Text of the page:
Ed Dodd combined his affinity for the outdoors with his artistic talent to create the comic strip Mark Trail. Spending most of his career in Georgia, Dodd was a widely recognized proponent of the natural environment, an advocate of conservation, and a teacher of outdoor lore in mid-twentieth-century America.
Edward Benton Dodd was born in LaFayette, in Walker County, on November 7, 1902, to Jesse Mercer, a Baptist minister, and Effie Cooke. As a child, Dodd immersed himself in sketching, drawing, and painting.
Dodd’s interest in nature and art developed early in life. Beginning in 1920, Dodd worked each summer for more than a dozen years at a boys’ camp in Pennsylvania. His experiences at the camp, which was run by Dan Beard, a founder of the Boy Scouts of America, led to Dodd’s becoming a scoutmaster in Gainesville, where he taught physical education in the city schools during the 1920s. Following a brief enrollment at the Georgia Institute of Technology, where he illustrated the yearbook, Dodd studied in New York at the Art Student League. In 1926 he took a job in Wyoming at a dude ranch, then worked as a mule pack guide in Yellowstone National Park. All the while Dodd continued his efforts at breaking into professional cartooning.
In 1930 Dodd became a professional cartoonist, publishing a daily single-panel cartoon of humorous family life called Back Home Again in the Atlanta Journal. This and other briefly published series paid little money, and in the mid-1930s Dodd traveled to Norway, where he worked with sailors in the fishing industry. Meanwhile, he continued his Back Home series via mail.
Following more Art League study in New York, the plot for an outdoor cartoon series continued to evolve in Dodd’s imagination, but publishers initially rejected his ideas. Finally, the Post-Hall newspaper syndicate accepted the concept for a cartoon featuring an outdoorsman, whom Dodd had originally named “Jim Tree” but had renamed “Mark Trailer.” The syndicate changed the name to “Mark Trail,” as well as the names of the girlfriend, who became “Cherry,” and of the fictional setting, which became “Lost Forest.”
Mark Trail first appeared in April 1946. Dodd’s stories revolved around Trail (whom some see as the artist’s alter ego), an outdoorsman, writer, and photographer; Cherry, his girlfriend; and Andy, his St. Bernard. Their adventures were set at Lost Forest, Trail’s nature preserve and home. (Sandy Springs, a suburb of Atlanta, was the model for Lost Forest.) During its peak in the 1960s and 1970s, the strip appeared in hundreds of U.S. and foreign newspapers.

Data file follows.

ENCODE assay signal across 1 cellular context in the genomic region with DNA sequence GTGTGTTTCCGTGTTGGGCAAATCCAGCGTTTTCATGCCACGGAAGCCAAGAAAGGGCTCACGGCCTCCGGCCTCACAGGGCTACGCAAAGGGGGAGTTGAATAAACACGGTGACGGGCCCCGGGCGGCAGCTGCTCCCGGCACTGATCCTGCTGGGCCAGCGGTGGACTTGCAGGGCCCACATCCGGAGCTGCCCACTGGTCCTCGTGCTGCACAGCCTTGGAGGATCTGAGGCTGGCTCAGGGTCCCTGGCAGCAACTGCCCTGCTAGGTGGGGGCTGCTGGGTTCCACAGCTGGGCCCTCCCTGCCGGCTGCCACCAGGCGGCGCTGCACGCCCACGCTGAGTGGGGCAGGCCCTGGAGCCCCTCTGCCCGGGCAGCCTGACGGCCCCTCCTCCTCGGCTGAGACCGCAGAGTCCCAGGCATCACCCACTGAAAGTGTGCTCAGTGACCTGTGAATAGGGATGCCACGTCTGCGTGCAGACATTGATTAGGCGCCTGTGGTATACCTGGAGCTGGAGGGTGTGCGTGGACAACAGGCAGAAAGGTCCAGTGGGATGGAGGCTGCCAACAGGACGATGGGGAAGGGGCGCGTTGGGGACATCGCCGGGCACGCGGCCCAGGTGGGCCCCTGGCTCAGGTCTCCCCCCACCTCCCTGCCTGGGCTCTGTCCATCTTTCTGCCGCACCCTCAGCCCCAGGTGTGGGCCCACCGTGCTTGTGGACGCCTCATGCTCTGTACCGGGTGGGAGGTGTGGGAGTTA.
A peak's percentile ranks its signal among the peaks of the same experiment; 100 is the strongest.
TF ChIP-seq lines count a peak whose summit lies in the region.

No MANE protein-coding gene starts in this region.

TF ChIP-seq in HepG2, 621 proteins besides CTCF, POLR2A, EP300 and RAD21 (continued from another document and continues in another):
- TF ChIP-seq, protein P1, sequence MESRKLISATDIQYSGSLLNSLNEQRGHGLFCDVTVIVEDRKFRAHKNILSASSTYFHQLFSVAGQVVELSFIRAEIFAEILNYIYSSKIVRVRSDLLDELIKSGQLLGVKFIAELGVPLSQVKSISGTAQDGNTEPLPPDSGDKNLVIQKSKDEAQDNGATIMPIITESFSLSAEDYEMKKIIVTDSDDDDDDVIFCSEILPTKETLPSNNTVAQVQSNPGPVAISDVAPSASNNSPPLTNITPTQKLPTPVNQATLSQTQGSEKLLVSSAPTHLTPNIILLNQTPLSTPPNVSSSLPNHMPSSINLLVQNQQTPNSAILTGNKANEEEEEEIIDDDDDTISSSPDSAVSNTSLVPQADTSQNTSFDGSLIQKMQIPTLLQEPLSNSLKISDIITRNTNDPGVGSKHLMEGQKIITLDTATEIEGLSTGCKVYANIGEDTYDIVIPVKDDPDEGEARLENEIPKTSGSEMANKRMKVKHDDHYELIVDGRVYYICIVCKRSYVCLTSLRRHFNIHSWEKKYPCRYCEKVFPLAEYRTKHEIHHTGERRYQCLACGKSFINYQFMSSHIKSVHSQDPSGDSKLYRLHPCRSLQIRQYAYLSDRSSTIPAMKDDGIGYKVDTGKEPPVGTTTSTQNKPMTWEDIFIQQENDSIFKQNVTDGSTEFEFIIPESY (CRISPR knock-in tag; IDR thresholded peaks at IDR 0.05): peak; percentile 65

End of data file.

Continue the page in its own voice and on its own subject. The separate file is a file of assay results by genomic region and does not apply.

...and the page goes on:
Dodd’s syndication success created the need for assistants. He hired Jack Davis (who later became famous for his Mad magazine art), Tom Hill, Rhett Carmichael, and Jack Elrod. Dodd turned chiefly to writing the narratives while his assistants did the artwork.
Mark Trail’s visibility and credibility as a wilderness educator and sportsman led to a number of offshoots from the comic strip. Sponsored by various conservation groups and corporate entities, several publications aimed at encouraging the responsibility of youth toward nature and the outdoors were written and illustrated around the Mark Trail character.
Dodd was named Honorary Chairman of National Wildlife Week in 1952-53 and Georgia Conservationist of the Year in 1967. He retired from his work on Mark Trail in 1978, giving the strip over to Elrod. The spirit of Dodd, through Trail’s adventures, thus continues into the twenty-first century.
Dodd died on May 27, 1991, in Gainesville, where he and his third wife, Rosemary, lived and promoted the cartoonist’s philosophy through his Mark Trail/Ed Dodd Foundation. An extensive permanent exhibit devoted to Ed Dodd and Mark Trail is on display at the Northeast Georgia History Center at Brenau University in Gainesville.